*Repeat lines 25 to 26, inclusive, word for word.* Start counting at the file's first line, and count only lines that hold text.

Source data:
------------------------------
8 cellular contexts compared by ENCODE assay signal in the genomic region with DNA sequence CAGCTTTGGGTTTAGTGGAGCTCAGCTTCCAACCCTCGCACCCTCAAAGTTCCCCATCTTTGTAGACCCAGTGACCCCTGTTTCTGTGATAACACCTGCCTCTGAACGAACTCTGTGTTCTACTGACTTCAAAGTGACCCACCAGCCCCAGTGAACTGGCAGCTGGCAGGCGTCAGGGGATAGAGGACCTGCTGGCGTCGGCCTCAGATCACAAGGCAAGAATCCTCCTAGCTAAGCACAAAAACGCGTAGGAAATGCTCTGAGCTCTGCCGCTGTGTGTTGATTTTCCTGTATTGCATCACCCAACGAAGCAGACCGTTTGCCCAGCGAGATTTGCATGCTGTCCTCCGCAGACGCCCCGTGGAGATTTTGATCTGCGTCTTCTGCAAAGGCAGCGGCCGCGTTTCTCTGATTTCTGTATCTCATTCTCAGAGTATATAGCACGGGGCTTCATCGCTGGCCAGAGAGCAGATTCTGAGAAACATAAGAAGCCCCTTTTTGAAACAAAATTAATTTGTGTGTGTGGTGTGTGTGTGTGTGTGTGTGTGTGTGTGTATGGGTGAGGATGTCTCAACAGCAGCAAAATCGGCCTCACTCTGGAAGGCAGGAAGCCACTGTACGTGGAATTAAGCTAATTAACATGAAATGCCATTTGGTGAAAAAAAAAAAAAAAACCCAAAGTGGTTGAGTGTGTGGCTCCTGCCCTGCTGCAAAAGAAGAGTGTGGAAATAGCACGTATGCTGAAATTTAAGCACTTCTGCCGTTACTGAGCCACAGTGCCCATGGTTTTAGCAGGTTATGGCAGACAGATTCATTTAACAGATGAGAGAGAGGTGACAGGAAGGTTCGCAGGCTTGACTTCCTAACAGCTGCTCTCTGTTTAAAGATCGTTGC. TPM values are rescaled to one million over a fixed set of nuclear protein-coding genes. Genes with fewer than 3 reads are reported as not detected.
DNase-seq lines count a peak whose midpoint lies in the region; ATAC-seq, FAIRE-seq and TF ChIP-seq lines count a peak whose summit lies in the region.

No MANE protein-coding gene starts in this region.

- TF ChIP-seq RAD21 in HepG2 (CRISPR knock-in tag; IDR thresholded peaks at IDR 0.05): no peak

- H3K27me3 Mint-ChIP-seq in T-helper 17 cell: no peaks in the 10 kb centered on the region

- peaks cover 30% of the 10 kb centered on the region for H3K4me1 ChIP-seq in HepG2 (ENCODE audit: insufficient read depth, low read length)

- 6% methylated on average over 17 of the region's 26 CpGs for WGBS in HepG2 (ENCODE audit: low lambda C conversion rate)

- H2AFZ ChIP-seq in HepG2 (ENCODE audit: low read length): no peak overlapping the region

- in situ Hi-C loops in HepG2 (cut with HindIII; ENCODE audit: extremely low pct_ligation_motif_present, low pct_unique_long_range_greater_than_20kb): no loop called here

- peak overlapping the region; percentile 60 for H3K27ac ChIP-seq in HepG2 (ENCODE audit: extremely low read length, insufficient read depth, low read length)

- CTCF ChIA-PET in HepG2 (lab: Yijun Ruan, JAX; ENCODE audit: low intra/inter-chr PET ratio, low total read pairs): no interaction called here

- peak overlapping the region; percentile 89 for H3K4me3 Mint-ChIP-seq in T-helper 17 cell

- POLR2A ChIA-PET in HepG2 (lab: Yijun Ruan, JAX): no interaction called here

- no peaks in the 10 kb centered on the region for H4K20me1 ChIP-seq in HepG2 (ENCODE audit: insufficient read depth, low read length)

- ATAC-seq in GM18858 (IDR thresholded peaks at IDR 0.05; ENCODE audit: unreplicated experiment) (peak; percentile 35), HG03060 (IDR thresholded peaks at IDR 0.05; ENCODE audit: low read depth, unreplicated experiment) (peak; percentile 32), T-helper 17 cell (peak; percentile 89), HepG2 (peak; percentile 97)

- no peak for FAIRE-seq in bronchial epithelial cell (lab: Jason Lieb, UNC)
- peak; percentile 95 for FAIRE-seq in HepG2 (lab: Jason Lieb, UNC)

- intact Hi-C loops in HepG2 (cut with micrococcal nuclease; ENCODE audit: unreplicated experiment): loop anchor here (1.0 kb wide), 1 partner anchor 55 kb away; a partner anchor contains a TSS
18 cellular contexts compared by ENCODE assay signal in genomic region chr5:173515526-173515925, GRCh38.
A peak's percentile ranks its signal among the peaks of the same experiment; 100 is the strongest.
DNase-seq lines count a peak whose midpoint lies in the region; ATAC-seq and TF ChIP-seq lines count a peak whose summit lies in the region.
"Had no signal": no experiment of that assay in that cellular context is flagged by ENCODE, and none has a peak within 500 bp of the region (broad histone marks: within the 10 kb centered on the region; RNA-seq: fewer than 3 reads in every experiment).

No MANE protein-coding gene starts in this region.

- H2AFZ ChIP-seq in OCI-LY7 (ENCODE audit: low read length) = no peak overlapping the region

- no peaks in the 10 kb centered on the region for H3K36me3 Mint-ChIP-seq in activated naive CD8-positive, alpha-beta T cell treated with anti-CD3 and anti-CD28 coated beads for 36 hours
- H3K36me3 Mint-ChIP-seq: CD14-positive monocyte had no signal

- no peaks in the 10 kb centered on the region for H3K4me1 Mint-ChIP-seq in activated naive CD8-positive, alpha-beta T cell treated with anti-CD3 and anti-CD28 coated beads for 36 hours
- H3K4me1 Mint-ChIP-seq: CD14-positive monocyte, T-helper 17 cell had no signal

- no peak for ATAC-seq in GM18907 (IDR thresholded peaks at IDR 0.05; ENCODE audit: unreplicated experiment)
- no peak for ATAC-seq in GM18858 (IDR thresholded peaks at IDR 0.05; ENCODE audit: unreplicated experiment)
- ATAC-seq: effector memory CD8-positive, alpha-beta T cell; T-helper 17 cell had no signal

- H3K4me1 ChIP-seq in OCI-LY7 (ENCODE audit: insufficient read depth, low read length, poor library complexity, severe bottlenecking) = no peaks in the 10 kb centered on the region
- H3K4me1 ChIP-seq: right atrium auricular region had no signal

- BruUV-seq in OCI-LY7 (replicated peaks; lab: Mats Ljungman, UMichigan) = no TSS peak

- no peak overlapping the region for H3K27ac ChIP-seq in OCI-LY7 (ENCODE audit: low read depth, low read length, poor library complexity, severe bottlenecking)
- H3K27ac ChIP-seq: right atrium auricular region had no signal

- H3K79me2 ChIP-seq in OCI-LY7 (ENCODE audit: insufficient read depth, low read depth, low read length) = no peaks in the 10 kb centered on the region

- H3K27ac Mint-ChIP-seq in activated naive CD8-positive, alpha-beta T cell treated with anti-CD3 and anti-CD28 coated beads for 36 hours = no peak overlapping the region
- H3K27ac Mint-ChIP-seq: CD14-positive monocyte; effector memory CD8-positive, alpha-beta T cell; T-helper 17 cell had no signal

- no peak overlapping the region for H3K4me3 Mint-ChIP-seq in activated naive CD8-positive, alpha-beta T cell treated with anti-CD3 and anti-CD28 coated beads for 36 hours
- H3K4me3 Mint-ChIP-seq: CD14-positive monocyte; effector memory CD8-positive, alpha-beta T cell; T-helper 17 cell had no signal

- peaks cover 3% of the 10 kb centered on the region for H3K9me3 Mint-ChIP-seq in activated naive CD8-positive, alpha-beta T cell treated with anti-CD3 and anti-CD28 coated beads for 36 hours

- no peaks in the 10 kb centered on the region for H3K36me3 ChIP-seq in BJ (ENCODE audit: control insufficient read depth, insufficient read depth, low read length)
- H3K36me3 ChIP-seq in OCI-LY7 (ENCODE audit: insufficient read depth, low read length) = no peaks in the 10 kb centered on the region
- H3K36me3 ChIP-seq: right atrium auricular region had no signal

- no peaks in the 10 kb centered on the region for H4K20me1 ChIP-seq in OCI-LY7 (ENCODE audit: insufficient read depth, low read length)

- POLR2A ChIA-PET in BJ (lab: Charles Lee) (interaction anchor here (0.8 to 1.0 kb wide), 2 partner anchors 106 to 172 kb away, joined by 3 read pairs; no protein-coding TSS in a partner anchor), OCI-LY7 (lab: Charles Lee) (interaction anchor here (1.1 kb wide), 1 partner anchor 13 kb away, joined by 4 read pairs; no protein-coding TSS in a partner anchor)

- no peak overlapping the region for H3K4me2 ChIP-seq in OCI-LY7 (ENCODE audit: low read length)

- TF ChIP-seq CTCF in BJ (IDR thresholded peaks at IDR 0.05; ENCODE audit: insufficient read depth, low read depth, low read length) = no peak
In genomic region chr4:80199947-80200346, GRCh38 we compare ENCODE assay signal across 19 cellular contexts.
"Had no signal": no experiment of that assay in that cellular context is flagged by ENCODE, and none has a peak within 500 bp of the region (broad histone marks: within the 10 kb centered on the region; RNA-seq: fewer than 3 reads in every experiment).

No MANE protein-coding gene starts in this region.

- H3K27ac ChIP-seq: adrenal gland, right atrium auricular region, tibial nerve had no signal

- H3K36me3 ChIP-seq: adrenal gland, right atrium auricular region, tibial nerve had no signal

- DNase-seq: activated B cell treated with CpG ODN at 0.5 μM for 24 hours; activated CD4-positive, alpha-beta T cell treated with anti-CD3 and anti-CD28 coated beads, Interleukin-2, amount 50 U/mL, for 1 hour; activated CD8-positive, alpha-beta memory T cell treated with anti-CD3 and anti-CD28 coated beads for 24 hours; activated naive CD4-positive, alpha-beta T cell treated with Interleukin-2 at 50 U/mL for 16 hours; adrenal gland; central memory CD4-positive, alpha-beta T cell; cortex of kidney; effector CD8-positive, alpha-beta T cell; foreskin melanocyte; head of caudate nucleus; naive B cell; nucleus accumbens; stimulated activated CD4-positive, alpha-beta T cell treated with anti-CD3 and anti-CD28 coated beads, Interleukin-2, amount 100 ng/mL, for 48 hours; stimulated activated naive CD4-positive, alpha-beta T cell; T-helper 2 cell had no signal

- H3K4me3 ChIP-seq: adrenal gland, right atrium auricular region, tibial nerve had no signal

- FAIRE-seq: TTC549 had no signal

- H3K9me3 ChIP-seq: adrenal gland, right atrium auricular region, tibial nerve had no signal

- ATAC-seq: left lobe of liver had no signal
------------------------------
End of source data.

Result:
- no peaks in the 10 kb centered on the region for H3K36me3 Mint-ChIP-seq in activated naive CD8-positive, alpha-beta T cell treated with anti-CD3 and anti-CD28 coated beads for 36 hours
- H3K36me3 Mint-ChIP-seq: CD14-positive monocyte had no signal